Mighty Sattvic Hummus
Many people love hummus but have a really hard time digesting it. One reason can be that you are sensitive to an ingredient like fillers or preservatives if the hummus is store bought. Another reason may be that you are sensitive to the garbanzo beans, or chick peas, that are traditionally used in hummus. Or maybe you are sensitive to garlic.
In Ayurveda, garlic is praised for its Rasayana or rejuvenating, qualities, which make it a desired food. In the West we know garlic for it’s antiseptic and anti-inflammatory properties and the ability to help lower cholesterol and blood pressure. Yet an increasing number of people seem to be developing sensitivities and adverse reactions to garlic, which can range from light-headedness and skin rashes to more severe reactions such as nausea, vomiting, hot flashes and digestive issues like diarrhea.
Apart from these physical reactions, garlic in the yogic system is often avoided as it increases Rajas, the quality that can make our mind overactive and give us grief falling asleep. It is often suggested to avoid garlic before meditation or in (Vata) anxiety disorders.
For those who want to (or have to) avoid garlic but really enjoy a good hummus, here is a recipe to the rescue.
The traditionally used garlic in this recipe has been replaced with leek, which is much milder in action then garlic yet still gives the hummus enough of a pungent quality for you to enjoy as a dip or spread with your favourite raw or steamed veggies or crackers.
Not only does this garlic-free hummus taste just as delicious as its traditional cousin, it is also much kinder to eat before your yoga class where the odor of garlic breath may otherwise cause your fellow class members to have rather un-yogic thoughts.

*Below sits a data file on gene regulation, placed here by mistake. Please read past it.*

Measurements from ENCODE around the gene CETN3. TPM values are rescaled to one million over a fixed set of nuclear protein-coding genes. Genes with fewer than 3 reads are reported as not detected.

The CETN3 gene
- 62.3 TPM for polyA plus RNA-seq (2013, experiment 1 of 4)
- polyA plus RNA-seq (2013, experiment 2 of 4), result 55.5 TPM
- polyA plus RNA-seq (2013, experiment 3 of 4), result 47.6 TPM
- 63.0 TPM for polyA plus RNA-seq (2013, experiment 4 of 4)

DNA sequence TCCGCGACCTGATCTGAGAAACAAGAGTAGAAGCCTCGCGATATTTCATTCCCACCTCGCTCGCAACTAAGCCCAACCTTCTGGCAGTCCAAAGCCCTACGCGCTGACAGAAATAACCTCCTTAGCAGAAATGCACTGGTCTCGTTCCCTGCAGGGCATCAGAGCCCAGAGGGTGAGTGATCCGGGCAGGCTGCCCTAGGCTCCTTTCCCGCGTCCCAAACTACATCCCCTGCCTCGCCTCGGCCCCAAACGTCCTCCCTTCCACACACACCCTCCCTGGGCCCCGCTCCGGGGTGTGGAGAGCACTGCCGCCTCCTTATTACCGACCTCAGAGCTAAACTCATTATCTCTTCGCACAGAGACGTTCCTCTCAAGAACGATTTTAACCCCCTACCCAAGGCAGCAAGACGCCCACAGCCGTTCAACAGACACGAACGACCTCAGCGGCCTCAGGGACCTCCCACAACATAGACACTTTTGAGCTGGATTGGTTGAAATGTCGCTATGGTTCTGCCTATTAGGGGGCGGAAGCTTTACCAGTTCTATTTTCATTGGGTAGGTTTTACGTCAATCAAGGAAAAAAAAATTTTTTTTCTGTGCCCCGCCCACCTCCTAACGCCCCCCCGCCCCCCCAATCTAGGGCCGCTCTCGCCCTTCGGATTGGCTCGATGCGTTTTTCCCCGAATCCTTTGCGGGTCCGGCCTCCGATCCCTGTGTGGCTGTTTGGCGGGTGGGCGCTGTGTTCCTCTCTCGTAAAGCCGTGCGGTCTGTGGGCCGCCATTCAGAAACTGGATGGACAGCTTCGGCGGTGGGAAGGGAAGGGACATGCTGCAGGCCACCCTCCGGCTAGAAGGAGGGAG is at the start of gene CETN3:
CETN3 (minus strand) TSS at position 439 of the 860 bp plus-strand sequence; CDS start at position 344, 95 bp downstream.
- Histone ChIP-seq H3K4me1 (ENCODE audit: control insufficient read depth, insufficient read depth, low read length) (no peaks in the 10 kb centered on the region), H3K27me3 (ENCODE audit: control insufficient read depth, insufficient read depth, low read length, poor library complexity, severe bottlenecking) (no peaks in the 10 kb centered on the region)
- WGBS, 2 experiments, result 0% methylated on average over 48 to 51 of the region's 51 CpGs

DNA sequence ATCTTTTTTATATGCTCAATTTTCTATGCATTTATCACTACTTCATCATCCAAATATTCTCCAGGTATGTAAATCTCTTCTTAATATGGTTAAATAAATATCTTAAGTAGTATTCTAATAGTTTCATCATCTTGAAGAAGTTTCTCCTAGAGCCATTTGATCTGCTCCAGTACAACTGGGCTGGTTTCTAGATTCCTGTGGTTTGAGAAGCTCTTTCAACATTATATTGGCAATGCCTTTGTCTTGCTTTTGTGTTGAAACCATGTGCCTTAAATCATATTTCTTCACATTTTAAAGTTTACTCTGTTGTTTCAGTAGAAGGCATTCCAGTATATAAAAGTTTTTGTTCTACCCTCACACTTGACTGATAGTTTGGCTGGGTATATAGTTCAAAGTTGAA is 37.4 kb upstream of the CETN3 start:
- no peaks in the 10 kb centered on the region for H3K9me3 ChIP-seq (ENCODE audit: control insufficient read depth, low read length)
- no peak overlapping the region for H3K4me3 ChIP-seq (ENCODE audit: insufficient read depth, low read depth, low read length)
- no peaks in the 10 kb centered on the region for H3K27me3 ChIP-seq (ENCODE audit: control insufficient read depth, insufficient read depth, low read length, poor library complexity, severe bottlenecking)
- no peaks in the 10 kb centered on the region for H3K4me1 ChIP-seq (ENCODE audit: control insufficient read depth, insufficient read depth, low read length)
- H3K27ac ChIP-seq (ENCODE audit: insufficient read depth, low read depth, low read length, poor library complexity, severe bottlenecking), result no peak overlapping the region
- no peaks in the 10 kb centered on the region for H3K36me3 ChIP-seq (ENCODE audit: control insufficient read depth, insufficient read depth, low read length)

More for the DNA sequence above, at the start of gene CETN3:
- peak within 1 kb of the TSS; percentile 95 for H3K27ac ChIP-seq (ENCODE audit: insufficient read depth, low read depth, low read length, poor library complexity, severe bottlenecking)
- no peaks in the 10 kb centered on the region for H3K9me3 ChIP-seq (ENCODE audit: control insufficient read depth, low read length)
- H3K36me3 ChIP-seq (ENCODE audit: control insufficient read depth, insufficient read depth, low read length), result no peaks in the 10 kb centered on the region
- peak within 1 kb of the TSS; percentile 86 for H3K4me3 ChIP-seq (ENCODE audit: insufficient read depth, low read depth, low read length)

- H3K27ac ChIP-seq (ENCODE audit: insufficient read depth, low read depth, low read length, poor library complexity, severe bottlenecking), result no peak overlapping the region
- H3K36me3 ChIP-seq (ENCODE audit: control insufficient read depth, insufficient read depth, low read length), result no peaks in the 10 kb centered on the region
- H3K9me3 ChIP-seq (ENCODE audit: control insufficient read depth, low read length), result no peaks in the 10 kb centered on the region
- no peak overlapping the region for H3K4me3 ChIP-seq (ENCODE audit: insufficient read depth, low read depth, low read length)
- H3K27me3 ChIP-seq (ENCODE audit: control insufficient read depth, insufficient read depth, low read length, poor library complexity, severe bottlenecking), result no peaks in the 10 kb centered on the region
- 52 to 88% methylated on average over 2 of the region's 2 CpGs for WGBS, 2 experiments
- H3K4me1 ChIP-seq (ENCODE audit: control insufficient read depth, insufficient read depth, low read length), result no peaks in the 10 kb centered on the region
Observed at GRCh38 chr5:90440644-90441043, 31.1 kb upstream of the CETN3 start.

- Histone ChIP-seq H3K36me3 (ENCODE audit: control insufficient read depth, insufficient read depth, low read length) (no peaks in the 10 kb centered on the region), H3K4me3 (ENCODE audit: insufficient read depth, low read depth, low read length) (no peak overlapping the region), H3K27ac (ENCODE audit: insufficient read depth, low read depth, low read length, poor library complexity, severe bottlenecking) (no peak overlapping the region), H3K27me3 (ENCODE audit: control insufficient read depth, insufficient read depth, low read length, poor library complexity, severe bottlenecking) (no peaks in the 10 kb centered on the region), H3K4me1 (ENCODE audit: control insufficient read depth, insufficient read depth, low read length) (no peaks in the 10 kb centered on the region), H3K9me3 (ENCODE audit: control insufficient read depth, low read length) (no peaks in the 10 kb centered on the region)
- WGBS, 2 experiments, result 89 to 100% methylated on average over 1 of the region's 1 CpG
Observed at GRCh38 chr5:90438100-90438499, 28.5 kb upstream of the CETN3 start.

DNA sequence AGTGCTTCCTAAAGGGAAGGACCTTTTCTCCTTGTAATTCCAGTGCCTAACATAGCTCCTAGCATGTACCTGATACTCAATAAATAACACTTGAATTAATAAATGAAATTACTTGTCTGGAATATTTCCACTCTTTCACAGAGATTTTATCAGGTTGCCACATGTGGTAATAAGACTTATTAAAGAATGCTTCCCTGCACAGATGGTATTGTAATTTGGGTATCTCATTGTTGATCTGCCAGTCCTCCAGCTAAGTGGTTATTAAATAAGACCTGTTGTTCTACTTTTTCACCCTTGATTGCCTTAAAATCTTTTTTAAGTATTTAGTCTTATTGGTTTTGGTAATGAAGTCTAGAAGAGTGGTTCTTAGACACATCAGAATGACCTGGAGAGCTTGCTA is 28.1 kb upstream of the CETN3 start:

Sattvic Garlic-Free Hummus
1 cup cooked, or 1 cup canned Chickpeas
2 tbsp Tahini
2 tbsp finely chopped Leek (white and green parts)
1 small Red Chili
1 heaping tsp Cumin Seed Powder
1 tsp Sea Salt
¼ Fresh squeezed Lemon Juice
1 tbsp finely chopped Chives
1 tbsp finely chopped Parsley
Small pinch of Hing (Asafoetida, use very little, a small amount goes far)
3 tbsp Extra Virgin Olive Oil
Put all ingredients in a food processor or Vitamix and process until you get to the desired consistency (about 40 sec in Vitamix). If using a food processor, chop the herbs and Leek very finely so you don’t end up with chunky Hummus. Add a little water if you like your Hummus more like a dressing or dip.
What Your Dosha Type Means for Your Diet
Ayurveda is Sanskrit for “the wisdom of life.” Ayurveda originated in India and pre-dates modern medicine by thousands of years.
Ayurveda healing differs from modern medicine in the following ways:
- Focuses on preventative techniques, instead of merely reacting to illness as it arises
- Diet and habits are more strongly considered when diagnosing and treating
- Emphasizes on the uniqueness of the individual and finding what works for you personally
Three Types of Ayurveda Doshas
There are three types of Ayurveda Doshas – kapha, pitta, and vata. Doshas are more commonly known as mind-body types and are derived from the five elements.
While we all have aspects of each of the three doshas, for most of us, there is one dosha that dominates. You can also be a combination of two doshas, but that is less frequent. Before you learn about the characteristics of each type of dosha, determine which one(s) are most pertinent to you by taking this quick quiz.
I took this quiz with a little bit of healthy skepticism, not expecting anyone dosha to be that much stronger than the others, but for me, the traits corresponding to vata dosha are twice as strong. There are several dosha quizzes online, all of which gave me similar results.
Once you determine which dosha pertains to you, read about the strengths and weaknesses of that dosha and what dietary changes you can make to keep yourself in better alignment. While this article focuses on dietary modifications, there are all sorts of supplements, lifestyle and yoga practices that are also beneficial.